Exotic foreign holidays may be off the agenda, but the Asia Pacific region remains an attractive option for your portfolio.
Longer-term investors looking for respite from the pandemic might want to consider adding to their Asia Pacific exposure. The region offers some attractive valuations and benefits from lower debt levels and a better Covid response than in the West.
The core recommendation in this area from the analysts at Numis is the £903m Schroder AsiaPacific Fund (LON:SDP) that is currently trading on a wider than normal 14% discount to NAV and yielding just over two percent.
It is run by Matthew Dobbs, a highly experienced manager, who focuses on quality companies with strong balance sheets, healthy cash flows and good corporate governance that can be purchased at attractive valuations.
Attractive entry point
According to Numis, the fund has performed well this year with a NAV total return of 11.2% versus 8.1% for the MSCI AC Asia ex Japan benchmark, although the share price has not kept pace due to a widening of the discount, which they believe provides an attractive entry point.
SDP has benefited from an overweight exposure to the Chinese internet companies Alibaba and Tencent, as well as Taiwan Semiconductor. The manager has recently increased his allocation to companies with substantial exposure to growth within the region, but listed elsewhere, with examples including BHP Billiton and Rio Tinto, both of which benefit from solid cash generation even at relatively depressed commodity prices.
Dobbs expects to see significant market movements over the coming months as the recovery from Covid is likely to be erratic, but says that the crisis is driving a number of long-term disruptive structural trends in the region. As in the West these include e-commerce, flexible working patterns, digital payments, the use of social media, online procurement and services, as well as the automation of manufacturing and logistics.
Look beyond the challenges of 2020
The analysts at Winterflood recommend the £626m Asia Dragon Trust (LON:DGN), which is available on a wider than normal 15% discount and paying a yield of around one percent. In an update at the end of April the managers said that the next few earnings quarters were likely to be tough, but it is important to look beyond 2020.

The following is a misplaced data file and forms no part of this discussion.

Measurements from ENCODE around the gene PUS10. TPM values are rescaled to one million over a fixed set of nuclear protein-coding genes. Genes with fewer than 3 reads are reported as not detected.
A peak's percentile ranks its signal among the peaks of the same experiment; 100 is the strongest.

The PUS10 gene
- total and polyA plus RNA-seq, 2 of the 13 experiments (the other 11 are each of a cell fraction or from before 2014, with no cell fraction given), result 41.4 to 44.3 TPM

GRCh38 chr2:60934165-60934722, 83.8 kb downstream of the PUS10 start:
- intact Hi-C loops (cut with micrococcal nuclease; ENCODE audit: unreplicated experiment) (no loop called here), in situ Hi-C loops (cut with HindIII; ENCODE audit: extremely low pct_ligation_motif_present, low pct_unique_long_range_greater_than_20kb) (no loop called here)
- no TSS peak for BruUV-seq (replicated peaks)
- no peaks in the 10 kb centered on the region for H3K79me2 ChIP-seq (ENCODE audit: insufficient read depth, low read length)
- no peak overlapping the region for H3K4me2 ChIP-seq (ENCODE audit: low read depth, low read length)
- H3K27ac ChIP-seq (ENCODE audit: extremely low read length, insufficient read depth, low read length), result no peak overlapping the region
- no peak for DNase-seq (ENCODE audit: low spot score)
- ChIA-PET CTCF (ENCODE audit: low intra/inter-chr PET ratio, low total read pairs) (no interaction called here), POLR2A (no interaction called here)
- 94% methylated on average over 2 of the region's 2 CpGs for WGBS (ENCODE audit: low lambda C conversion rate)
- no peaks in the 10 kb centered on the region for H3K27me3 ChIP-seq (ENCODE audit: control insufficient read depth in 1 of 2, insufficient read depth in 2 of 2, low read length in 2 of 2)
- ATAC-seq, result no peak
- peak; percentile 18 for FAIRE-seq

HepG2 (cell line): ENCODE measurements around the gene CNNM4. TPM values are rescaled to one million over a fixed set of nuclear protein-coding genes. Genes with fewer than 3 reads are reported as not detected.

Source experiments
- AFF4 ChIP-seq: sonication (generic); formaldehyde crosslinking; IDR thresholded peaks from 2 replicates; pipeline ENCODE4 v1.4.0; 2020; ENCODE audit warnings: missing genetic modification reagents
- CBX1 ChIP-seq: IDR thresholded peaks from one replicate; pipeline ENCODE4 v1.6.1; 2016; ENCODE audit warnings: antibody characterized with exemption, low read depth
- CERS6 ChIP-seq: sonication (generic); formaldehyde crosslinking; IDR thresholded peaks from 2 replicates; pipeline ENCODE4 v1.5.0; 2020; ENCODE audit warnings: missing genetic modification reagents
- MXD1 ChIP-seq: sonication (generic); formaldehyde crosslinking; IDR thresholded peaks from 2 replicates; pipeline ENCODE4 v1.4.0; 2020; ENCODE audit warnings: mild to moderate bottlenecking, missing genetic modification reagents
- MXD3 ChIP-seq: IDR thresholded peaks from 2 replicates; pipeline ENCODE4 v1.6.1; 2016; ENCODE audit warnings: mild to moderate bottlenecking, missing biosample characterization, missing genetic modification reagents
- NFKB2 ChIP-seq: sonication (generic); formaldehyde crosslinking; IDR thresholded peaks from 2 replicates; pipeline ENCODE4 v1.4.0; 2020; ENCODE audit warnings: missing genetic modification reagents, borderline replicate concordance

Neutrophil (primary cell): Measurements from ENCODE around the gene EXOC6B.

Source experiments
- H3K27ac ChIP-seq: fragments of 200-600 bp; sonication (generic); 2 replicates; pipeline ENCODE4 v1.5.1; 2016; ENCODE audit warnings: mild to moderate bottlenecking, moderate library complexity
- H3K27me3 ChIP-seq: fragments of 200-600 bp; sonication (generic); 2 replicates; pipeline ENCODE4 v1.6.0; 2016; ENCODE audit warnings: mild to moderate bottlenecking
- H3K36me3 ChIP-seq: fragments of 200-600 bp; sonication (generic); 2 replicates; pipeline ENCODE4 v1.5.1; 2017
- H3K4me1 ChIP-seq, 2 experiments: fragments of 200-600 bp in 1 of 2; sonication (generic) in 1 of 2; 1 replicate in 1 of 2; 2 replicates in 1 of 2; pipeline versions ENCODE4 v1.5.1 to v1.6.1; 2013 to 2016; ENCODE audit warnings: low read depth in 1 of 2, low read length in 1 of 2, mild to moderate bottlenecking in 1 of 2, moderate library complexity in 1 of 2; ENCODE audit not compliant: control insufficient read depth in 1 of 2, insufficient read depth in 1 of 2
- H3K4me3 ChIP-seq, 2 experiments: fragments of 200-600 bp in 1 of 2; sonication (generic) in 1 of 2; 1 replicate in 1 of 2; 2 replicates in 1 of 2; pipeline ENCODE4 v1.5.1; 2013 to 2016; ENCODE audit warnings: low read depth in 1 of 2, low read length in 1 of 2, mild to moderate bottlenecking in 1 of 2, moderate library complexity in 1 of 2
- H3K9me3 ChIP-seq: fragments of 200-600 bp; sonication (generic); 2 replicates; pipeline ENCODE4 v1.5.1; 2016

At the end of June the fund’s largest weighting was China at 40%, yet it was also the biggest underweight relative to the index as the manager is wary of local valuations and concerned about the political tension with the US.
Asia Dragon outperformed its benchmark in 2018 and 2019, but has found it tougher going in 2020. Despite this, Winterflood likes the fact that it targets companies with solid balance sheets that should prove more resilient in the current environment.
Their other recommendation in the region is the £387m JPMorgan Asia Growth & Income (LON:JAGI), which is trading on a much tighter discount of two percent due to its strong track record. The fund pays a quarterly dividend equivalent to one percent of NAV giving it a yield of four percent per annum.
At an update in mid-May the manager said that valuations across the region were attractive, particularly in price-to-book terms and the expected returns over the next five years had increased. His largest country overweight relative to the index was Korea where valuations were thought to be ‘very cheap’.
Winterflood says that the fund has a good performance record since the change in management arrangements in 2015 and that it has outperformed its index and Asian Income peers over three and five years. It benefits from JPMorgan’s considerable resources in the area and has a flexible mandate that allows it to take advantage of opportunities wherever they arise.